I made a few of the simpler models, but never got much further than the dodecahedron. I certainly never got as far as making any of the fiddly stellated ones.
So today, when I came across a posting in Google+ about Anselm Levskaya's website polyHédronisme, I was taken right back to those days. Playing with this interactive web-based systems is much easier than fiddling with card, glue, and scissors, though. Type in a few commands, and a zoomable, rotatable polyhedron appears!
I've spent my afternoon playing around on this site, and reading up on Conway polyhedron notation that is used to define shapes, and now I can say I have at last "made" some of these polyhedra.
polyHédronisme that achieves this is \(k(5,1.41)D\), which means: start with a dodecahedron \(D\), then raise a pyramid of height \(1.41\) on each \(5\)-sided face.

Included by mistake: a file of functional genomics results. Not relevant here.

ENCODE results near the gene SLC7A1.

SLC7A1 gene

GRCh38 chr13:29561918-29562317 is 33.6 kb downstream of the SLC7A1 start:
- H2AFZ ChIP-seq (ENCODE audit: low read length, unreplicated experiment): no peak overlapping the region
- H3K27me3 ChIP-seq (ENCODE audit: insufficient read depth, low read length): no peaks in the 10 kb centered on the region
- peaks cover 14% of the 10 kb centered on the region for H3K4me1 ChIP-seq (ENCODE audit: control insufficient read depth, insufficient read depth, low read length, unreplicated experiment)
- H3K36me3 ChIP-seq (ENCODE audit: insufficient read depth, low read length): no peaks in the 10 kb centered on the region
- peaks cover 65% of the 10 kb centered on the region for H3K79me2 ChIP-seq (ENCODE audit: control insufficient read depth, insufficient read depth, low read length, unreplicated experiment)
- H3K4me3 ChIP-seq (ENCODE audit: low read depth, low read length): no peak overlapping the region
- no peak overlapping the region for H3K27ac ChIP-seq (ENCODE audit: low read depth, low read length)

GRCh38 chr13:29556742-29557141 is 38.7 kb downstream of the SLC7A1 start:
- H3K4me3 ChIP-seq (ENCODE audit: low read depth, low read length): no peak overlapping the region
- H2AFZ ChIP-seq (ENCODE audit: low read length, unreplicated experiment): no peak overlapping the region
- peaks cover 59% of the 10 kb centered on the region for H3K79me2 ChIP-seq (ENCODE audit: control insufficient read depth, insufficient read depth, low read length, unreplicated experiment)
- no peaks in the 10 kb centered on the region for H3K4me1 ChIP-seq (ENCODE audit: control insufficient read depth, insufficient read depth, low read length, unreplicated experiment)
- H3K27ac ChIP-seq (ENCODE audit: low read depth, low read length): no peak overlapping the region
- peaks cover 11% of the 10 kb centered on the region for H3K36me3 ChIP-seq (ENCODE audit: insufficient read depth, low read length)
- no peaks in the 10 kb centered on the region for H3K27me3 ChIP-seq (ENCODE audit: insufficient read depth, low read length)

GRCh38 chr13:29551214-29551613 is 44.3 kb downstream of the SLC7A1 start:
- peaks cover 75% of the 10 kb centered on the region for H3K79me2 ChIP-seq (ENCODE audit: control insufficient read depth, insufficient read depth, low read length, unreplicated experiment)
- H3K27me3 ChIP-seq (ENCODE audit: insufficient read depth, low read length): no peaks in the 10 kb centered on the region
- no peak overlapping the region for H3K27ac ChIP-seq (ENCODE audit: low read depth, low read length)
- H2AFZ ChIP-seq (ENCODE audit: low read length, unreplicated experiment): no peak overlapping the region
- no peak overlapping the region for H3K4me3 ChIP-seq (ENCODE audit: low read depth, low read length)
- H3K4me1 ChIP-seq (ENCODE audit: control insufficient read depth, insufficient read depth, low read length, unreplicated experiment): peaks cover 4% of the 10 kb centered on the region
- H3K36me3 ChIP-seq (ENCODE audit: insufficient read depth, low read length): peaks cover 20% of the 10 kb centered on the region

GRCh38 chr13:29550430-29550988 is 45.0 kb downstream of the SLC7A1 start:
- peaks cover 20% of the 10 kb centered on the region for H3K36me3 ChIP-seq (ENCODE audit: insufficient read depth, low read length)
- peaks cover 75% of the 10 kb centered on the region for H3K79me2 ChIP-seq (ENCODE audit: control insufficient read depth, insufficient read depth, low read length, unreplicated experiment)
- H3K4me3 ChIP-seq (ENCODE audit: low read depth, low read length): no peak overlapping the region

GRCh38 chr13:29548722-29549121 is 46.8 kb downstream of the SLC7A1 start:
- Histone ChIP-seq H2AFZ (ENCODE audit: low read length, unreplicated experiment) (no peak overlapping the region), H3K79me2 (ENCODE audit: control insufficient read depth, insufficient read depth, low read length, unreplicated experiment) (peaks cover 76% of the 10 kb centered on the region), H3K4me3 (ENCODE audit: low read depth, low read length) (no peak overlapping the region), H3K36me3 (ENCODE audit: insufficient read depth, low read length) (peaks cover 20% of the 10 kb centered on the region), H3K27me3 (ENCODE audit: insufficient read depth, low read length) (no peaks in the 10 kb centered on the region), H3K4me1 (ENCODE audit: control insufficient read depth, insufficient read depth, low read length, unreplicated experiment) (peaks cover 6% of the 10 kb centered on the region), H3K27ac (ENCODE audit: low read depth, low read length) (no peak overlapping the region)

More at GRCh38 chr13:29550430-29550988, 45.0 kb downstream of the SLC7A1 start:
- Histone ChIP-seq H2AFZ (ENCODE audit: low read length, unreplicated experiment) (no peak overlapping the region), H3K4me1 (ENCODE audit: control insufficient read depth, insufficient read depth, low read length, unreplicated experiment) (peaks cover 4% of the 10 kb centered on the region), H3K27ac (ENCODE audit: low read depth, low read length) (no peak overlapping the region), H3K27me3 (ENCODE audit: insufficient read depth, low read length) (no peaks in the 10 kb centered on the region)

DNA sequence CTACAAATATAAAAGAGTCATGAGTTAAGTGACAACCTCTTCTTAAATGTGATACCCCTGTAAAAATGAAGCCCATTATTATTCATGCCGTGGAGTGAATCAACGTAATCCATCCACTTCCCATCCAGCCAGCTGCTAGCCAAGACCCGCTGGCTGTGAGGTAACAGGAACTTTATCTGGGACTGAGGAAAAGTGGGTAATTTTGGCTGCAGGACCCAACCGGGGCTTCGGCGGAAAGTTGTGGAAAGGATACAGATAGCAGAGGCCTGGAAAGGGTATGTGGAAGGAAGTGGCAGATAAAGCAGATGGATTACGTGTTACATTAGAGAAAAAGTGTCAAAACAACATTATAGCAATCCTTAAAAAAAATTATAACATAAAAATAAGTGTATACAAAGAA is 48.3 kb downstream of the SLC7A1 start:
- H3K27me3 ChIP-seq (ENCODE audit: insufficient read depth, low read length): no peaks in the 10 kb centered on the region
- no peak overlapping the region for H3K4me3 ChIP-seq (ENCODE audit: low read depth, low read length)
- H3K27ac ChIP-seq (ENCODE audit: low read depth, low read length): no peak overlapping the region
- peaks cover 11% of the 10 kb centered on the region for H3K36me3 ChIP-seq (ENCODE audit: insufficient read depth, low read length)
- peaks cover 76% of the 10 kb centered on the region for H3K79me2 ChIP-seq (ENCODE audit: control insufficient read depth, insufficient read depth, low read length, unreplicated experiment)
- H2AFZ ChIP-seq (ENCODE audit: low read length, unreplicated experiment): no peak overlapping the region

polyHédronisme that achieves this is \(k(3,-0.36)I\), which means: start with an icosahedron \(I\), then indent a pyramid of height \(0.36\) on each \(3\)-sided face.
polyHédronisme that achieves this is \(k(3,1.51)I\), which means: start with an icosahedron \(I\), then raise a pyramid of height \(1.51\) on each \(3\)-sided face.
So much for standard polyhedra. But polyHédronisme doesn't stop there. I had great fun playing about with the notation language, producing weird and wonderful forms:
|(i) \(k(20,1)bk(3,2)I\) (ii) \(k(12,1)k(10,2)bk(5,1)D\) (iii) \(k(20,-0.3)k(6,0.3)bk(3,-0.3)I\)|
The results of play can only really be appreciated on the site itself, rotating the polyhedra, and getting a real feel for their shapes, with all their dips and bumps. A marvellous site.
* The book Polyhedron Models has helpful stellation diagrams that allow these heights to be calculated, with a little trigonometry.